You see, my friend - a native of Britain and former global merchant banker - has developed a real affinity for Maryland crab cakes. And there's one place in particular that he likes to go ... a corner restaurant in the same neighborhood as our offices.
So each time Martin travels from New York to Baltimore for a strategy session with all the editors here, he and I slip away at lunchtime for two crab cake-platters - and a couple hours of conversation.
I always spring for lunch - and not just because Martin's my guest.
Truth be told, I always feel like I'm getting the better end of the bargain.
I mean, where else can you sit down with a guy who's fixed the economies of entire countries (not once or twice, but three times), worked on Wall Street and Fleet Street, and predicted global meltdowns ... for the price of a couple of crab cakes?
And since I share so much of what I learn with you, it's almost like you're right there with us.
The Unseen Power of DividendsDuring his most recent visit, for instance, Martin and I spent nearly two hours talking about income-investing strategies - and about dividends.
By "dividends," I'm not referring to the "buy-a-utility-and-put-it-away" mindset.
I'm talking about the "unseen" power of dividends: The dividend-and-income-investing strategies that investors typically devote little thought to ... if they're even aware of them at all.
"The problem, Bill, is that most investors regard dividends as some stodgy add-on strategy - the stocks that you buy after you've stuffed your portfolio with Facebook, four penny stocks and Microsoft," Martin explained. "In reality, as an investor, a dividend strategy is the first thing you should be considering. Let me show you what I mean ..."
Martin pulled a folded printout from his inside jacket pocket and laid it on the table. The paper was covered with a series of calculations.
That's when he let me in on his secret.
"Those are important, to be sure," Martin continued, "But they are only part of the story. If you can find a company that has a track record of dependability - of consistently raising its dividend - and can be expected to continue to raise its dividend ... well, my friend, you've bought yourself a ticket on the High-Profit/Low-Risk Express."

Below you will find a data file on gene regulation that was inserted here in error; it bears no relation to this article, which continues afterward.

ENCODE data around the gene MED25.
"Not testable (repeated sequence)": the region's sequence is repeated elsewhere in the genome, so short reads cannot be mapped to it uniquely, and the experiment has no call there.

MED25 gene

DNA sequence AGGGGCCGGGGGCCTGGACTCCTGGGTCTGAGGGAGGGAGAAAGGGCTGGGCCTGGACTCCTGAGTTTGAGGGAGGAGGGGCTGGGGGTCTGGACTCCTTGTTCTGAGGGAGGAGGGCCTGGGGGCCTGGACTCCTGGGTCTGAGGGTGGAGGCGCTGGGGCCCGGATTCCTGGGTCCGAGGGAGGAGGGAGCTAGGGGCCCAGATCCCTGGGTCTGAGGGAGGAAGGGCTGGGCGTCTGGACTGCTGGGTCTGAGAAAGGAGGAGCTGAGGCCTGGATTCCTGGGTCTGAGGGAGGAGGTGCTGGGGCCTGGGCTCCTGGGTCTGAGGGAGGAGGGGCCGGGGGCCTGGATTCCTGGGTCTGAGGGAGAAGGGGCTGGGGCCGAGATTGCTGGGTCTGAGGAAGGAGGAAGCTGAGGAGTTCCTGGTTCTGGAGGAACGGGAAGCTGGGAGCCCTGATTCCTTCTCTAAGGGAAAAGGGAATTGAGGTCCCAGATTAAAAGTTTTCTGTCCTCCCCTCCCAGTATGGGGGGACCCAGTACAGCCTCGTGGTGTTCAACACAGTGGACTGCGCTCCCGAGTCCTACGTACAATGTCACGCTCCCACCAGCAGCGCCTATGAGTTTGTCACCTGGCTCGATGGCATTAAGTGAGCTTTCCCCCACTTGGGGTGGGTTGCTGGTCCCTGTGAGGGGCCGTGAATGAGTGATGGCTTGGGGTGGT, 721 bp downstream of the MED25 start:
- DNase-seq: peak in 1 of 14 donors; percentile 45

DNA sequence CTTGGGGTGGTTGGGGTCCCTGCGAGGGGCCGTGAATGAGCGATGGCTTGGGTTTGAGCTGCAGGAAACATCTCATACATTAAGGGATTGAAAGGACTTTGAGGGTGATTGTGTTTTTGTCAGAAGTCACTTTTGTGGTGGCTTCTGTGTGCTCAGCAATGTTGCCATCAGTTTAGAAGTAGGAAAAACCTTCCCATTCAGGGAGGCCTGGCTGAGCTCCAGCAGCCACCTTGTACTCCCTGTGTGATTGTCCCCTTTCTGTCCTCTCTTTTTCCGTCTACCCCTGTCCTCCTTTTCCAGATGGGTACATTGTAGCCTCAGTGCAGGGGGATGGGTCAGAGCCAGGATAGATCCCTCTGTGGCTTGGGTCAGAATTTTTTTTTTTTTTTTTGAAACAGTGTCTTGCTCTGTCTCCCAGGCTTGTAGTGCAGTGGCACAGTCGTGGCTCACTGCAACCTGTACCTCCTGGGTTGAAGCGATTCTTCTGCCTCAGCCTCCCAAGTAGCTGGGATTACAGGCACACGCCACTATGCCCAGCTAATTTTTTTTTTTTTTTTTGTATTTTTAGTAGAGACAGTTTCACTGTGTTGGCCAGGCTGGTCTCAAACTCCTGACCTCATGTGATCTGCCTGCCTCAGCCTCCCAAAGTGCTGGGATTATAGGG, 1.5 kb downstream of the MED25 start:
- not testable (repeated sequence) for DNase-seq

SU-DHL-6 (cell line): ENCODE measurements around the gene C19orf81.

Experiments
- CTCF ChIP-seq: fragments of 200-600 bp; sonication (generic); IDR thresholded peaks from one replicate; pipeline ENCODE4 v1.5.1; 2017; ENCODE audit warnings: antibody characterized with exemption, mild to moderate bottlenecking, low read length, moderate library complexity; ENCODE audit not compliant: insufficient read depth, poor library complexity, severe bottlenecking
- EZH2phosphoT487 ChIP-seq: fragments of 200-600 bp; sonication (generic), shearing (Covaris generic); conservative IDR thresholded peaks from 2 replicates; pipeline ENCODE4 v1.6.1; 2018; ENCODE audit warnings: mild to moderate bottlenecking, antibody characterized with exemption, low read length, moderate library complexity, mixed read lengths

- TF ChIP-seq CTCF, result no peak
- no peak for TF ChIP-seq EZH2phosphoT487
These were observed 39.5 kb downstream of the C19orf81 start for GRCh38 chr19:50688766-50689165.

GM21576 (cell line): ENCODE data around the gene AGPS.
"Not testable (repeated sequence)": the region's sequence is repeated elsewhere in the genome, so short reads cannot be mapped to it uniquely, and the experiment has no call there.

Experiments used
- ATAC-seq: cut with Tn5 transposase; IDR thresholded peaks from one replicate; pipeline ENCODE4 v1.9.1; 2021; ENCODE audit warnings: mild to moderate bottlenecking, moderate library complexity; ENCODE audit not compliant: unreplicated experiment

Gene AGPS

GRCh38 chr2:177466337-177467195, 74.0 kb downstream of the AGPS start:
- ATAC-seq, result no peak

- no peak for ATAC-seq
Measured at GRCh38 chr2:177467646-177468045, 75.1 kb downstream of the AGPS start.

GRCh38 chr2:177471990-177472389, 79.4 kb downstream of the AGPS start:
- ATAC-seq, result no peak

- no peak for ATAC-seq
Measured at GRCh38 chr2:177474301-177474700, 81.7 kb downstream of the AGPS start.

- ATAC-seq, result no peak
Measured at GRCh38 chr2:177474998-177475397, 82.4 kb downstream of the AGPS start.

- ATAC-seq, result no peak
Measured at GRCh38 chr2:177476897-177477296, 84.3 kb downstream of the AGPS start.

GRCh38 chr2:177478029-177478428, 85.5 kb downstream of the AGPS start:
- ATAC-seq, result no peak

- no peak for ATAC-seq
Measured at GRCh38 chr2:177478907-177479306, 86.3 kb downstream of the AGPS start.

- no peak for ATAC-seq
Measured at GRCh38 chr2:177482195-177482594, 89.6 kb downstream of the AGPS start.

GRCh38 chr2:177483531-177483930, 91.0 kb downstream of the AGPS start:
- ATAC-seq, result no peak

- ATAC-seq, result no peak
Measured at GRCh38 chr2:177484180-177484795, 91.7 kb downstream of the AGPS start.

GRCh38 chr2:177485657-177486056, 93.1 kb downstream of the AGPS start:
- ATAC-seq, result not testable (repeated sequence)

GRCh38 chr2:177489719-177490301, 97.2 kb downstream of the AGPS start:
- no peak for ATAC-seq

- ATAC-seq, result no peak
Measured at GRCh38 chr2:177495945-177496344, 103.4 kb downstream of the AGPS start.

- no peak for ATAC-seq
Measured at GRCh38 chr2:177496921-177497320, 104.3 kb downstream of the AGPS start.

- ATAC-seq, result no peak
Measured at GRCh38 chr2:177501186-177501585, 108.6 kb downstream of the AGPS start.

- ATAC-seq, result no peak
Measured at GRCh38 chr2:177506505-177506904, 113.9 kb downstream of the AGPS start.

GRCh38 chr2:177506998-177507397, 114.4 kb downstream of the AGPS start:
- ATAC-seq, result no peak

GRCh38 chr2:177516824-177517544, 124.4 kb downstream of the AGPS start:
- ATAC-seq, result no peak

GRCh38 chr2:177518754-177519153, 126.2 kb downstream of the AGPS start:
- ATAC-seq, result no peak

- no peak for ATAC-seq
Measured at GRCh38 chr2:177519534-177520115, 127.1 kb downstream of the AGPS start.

How to Double Your Returns - and Then SomeAs an example, he pointed out the track record of a company called Omega Healthcare Investors Inc. (NYSE: OHI).
It's a healthcare real-estate investment trust (REIT) with a focus on nursing homes that has raised its dividend in each of the last eight years, and by an average of 10.5%.
It also pays a nice 7.25% dividend yield.
As Martin explained, if OHI just simply repeats that performance over the next eight years the real yield on your original OHI shares will more than double.
In fact, even if you're conservative and OHI only raises its annual dividend by 8% instead of 10.5% the yield still jumps to a hefty 13.48%. On the dividend alone, that will earn investors an 83.66% gain if OHI stays the course over the next eight years.
And that doesn't even begin to take into account the gains in share price the company will make as the amount of the dividend climbs.
At a constant yield of 7%, that means OHI shares would jump to over $44.29 a share just eight years from now.
Today, the company trades around $23 a share. Taken together with the dividend yield, that means your total return could climb as high as 176% over eight years. Take a look at the math:
As you can see, Martin's secret gives investors two ways to win: One with the hefty and growing dividend, the other through share price appreciation.
As these numbers demonstrate, this can be an incredibly powerful strategy. Yet it's often overlooked.
"Most investors don't want to bother with it - they think dividends are boring," Martin said with rueful shake of his head. "Shrewd investors, though, understand that this is not only a powerful profit formula - it's also one of the lowest-risk stock-market strategies you'll find."
He's right about risk: Research has repeatedly demonstrated that high-yielding dividend stocks tend to suffer the smallest declines during market pullbacks; and they tend to recover faster than the rest of the market when they do fall.
But Martin wasn't finished.
Before he left town, he let me in on one more thing. Believe it or not there is another simple strategy that can help you double even those giant gains.
All it takes is one easy step. You can learn more about it by clicking here.
Looking back, those crab cake platters have been some of the best investments I've ever made.
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